When working with third-party services, one is more likely than not to end up parsing a JSON document. For well-behaved APIs, documentation and examples are available, so the job usually becomes some minor variation of:
- Reach for the "canonical" JSON parsing library in your language
- Grab some example JSON and do some ad-hoc parsing of the bits you're interested in,
- Maybe write a class/type/module/namespace to immortalize adapting said JSON data to your domain, hopefully with accompanying tests.
- Think everything is okay, until some live data comes in with missing keys (or extra keys!) inconsistent types (nulls where they promised they wouldn't show up, invalid date formats, etc.)
- Go back to step 2 with the newfound edge cases, adapt.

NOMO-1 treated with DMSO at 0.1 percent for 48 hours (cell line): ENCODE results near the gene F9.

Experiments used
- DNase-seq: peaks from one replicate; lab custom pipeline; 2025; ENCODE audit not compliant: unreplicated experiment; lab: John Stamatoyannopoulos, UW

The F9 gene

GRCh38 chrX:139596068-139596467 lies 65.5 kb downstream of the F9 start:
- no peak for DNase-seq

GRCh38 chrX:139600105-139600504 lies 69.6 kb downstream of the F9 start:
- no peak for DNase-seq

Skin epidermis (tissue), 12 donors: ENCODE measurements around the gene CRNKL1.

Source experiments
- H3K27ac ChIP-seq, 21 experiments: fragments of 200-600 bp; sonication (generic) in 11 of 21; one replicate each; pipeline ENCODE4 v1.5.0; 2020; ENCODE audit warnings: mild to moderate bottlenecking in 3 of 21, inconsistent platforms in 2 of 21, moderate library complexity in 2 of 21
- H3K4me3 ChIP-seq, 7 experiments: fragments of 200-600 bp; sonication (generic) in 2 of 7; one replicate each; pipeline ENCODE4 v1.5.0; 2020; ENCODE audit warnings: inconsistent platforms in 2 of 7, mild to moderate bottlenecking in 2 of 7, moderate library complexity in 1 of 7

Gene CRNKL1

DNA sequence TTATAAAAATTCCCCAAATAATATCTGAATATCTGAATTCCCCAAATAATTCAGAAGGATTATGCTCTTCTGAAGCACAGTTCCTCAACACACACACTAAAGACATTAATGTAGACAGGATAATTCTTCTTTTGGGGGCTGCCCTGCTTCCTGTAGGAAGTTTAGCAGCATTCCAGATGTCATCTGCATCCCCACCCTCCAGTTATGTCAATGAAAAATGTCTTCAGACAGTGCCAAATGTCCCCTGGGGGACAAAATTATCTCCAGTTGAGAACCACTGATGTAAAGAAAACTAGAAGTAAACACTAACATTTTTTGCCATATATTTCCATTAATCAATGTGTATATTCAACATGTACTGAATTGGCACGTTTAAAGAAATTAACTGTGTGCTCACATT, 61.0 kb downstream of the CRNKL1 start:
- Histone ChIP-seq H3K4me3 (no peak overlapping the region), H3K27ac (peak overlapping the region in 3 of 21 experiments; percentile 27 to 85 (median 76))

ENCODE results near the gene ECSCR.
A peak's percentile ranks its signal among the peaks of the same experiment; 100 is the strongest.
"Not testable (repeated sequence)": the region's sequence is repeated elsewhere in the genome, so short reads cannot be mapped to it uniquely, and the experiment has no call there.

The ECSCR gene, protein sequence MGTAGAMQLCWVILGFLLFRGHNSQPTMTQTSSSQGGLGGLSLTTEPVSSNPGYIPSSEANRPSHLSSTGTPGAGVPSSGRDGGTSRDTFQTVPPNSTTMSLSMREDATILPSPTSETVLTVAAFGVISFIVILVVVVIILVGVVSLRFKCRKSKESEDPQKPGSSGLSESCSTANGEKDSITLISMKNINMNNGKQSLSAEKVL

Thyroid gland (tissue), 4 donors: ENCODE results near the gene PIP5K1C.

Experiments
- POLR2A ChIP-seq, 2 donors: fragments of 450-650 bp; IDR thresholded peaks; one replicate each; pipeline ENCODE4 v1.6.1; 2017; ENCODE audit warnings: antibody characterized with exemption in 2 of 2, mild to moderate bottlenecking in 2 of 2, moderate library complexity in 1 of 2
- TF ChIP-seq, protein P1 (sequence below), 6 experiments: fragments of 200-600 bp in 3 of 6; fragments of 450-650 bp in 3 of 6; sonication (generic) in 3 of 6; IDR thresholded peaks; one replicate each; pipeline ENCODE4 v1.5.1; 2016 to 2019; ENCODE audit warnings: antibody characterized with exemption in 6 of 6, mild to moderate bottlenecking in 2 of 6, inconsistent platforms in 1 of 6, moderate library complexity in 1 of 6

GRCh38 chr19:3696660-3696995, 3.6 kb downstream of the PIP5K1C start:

Sometimes it's a quick process: couple of caveats you missed in the documentation, sometimes it's painstaking; the ability to close the loop in a fast, but robust, manner becomes invaluable: you don't want to spend days, and a lot of boilerplate, only to discover that some deep details didn't really work out. I believe a good type system and a good parser help a lot, but the last mile is all about the "getting to the bits of data relevant to your domain." Optics are my tool of choice for that.